Several recent posts have been about a guilt trap that I have often found myself in during the last few years of living with folks who are on the margins of survival.
Well, one of those friends saw these posts and replied. My dear friend Glenna Gillilan commented to let me know that she understands my need to say no sometimes. Since she’s a writer herself, I invited her to write a guest blog and explain a bit more about what this is like for her. To be in need… even homeless at times… and to still have to respect a friend’s boundaries. Here she is:
And here is what she has to say:
On July 14th I read and commented on Davis’s post “Freedom From the Guilt Trap”.
I met Davis a couple of years ago when he was visiting the Bonhoeffer House, and again last year in Asheville, NC, during the Missional Wisdom Foundation’s National Gathering. We’ve become good friends since he came to live at Bonhoeffer a year ago, so I was more than happy to accept when he asked me to write my perspective on setting, and just as importantly, respecting boundaries.
I’ve had my own experiences with the “guilt trap”. It can be hard to set boundaries and say no to people, especially people who you want to like you. You think, “If I say no to this person, maybe they won’t want to be my friend.” So even if I don’t want to (or can’t, for whatever reason) do what they ask, I still find myself saying yes — and becoming resentful because of it. (An emotion Davis admitted that he also feels.) But what I need to remember — and I’m still learning this — is that anyone who won’t respect my “no” (and thus will disrespect me) is probably someone I don’t want as a friend anyway.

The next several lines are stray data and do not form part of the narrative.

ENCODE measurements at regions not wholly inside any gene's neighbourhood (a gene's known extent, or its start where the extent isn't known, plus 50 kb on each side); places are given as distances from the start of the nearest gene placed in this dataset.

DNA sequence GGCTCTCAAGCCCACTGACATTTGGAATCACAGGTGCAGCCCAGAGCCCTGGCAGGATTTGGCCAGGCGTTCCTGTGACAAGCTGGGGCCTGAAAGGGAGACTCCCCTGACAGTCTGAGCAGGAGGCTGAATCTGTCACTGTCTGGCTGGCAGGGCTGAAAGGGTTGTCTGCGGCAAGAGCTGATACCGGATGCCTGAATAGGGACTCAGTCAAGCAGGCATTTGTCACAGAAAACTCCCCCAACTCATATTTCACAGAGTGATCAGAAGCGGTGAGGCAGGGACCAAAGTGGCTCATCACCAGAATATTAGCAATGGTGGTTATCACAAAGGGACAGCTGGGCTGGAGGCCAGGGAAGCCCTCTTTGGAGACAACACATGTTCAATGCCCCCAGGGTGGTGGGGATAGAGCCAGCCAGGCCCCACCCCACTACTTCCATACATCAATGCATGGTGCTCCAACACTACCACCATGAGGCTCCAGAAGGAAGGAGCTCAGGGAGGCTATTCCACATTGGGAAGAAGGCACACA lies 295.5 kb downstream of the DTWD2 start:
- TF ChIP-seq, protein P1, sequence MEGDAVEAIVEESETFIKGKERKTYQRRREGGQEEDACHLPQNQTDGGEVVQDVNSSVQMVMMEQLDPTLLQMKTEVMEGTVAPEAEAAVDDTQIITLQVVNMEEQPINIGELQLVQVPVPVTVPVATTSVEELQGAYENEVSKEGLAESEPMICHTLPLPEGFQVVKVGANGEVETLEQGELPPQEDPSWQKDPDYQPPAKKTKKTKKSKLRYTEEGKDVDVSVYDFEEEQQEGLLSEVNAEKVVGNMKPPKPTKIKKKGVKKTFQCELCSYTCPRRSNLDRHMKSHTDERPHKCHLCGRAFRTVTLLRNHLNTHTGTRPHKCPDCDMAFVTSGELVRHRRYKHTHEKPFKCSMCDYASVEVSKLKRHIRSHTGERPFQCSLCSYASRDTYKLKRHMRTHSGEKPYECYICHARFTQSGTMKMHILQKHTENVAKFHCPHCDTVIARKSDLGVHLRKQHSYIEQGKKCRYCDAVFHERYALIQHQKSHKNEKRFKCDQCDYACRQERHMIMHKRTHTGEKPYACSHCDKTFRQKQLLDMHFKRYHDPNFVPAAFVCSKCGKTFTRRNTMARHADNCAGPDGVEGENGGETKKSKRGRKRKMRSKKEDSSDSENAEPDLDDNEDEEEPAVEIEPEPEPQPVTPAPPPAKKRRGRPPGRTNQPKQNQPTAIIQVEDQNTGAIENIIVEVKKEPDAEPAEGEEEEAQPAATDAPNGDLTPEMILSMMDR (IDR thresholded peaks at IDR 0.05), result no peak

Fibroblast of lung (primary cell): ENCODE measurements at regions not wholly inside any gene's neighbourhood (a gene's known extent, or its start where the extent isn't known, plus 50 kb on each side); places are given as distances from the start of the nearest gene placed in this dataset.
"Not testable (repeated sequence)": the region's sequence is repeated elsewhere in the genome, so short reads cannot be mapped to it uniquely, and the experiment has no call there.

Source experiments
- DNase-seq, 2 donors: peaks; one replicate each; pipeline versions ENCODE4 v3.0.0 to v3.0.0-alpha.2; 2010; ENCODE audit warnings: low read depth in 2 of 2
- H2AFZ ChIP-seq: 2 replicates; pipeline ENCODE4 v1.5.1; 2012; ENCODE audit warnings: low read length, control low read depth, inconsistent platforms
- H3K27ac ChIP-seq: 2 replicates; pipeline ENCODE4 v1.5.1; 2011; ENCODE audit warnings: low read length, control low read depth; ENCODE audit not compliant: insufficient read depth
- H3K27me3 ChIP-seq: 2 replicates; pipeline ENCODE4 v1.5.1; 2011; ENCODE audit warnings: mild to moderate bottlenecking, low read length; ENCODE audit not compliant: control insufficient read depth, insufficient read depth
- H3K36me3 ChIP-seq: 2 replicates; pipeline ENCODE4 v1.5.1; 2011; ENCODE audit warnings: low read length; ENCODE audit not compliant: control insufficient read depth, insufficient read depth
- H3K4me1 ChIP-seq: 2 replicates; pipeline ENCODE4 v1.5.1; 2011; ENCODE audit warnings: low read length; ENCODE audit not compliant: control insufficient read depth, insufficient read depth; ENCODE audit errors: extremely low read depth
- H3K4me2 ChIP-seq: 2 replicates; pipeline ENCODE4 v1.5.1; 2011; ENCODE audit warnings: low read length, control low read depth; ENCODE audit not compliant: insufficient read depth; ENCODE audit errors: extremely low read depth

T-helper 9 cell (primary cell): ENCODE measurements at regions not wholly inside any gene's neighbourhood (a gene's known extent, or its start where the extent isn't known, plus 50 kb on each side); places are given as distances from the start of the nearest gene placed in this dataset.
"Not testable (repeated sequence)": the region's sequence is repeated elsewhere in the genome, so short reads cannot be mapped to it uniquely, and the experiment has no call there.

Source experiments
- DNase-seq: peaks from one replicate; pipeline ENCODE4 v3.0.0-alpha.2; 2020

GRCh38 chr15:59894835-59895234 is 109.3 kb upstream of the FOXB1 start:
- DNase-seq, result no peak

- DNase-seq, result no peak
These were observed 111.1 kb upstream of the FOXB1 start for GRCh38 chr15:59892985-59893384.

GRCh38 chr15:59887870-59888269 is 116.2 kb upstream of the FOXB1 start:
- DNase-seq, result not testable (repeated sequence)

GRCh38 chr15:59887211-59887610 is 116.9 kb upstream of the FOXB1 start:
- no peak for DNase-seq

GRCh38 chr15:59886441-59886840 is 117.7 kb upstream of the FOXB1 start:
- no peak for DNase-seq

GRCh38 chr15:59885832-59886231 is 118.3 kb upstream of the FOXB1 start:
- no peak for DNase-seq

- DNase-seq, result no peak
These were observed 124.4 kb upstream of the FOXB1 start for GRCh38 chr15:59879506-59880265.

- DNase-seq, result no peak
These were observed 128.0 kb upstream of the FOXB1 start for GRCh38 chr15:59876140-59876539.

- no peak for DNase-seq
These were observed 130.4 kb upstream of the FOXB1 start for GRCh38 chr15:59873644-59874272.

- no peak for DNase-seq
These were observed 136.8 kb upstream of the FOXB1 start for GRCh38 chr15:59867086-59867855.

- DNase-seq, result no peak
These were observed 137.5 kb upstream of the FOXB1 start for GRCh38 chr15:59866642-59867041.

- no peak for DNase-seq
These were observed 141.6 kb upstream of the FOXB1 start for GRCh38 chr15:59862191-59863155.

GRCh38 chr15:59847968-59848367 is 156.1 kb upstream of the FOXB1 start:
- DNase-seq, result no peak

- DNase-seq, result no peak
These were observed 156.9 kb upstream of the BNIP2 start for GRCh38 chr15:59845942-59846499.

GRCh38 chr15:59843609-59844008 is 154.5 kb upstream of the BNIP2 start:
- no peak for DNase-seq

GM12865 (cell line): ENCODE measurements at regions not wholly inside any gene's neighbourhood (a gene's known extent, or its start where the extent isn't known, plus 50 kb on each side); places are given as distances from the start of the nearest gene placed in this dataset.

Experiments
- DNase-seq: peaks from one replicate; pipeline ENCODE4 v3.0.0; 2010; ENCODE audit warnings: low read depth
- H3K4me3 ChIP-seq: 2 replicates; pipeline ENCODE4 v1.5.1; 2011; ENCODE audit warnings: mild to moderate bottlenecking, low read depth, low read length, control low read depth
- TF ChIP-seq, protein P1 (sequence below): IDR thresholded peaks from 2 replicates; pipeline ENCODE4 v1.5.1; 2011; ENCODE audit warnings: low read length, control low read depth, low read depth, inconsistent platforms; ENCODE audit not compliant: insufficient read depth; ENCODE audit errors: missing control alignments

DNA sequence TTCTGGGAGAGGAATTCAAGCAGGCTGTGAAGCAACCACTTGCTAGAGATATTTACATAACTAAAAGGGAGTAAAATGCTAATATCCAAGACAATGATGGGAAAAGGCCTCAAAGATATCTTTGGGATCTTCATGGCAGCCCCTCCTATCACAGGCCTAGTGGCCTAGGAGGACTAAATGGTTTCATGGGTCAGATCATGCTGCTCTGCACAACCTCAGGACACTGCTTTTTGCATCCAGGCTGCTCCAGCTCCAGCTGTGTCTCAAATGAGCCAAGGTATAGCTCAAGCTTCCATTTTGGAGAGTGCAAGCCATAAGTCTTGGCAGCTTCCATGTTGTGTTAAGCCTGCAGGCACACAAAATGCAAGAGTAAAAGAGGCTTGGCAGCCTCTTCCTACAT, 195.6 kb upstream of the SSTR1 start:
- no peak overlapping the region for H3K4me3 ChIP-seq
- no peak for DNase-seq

I have also been on the other side of that equation — I was the one who disrespected boundaries, disrespected a friend’s “no” — and was told that I wasn’t being a good friend. Not that I wasn’t a good person, just that I wasn’t being a good friend in that moment. So I had to learn to respect the other person’s right to say no, even when I felt my request was for something I really wanted or needed and therefore justified.
Over the years I’ve had to learn that everyone has the right to say “no”, and that their “no” needs to be respected. As I mentioned in my comment on Davis’s post, saying “no” can be a form of self-love and self-care — and it can also be a way of showing love to the other person, by not giving them what they think they want or need in that moment.
Also, it’s okay to say maybe. If you need a little time to consider a request, you can absolutely take it without giving a hard “yes” or “no”. But there is nothing wrong or selfish… no reason to feel guilty… about needing to put your own needs ahead of another person’s sometimes.
Thank you for sharing, Glenna.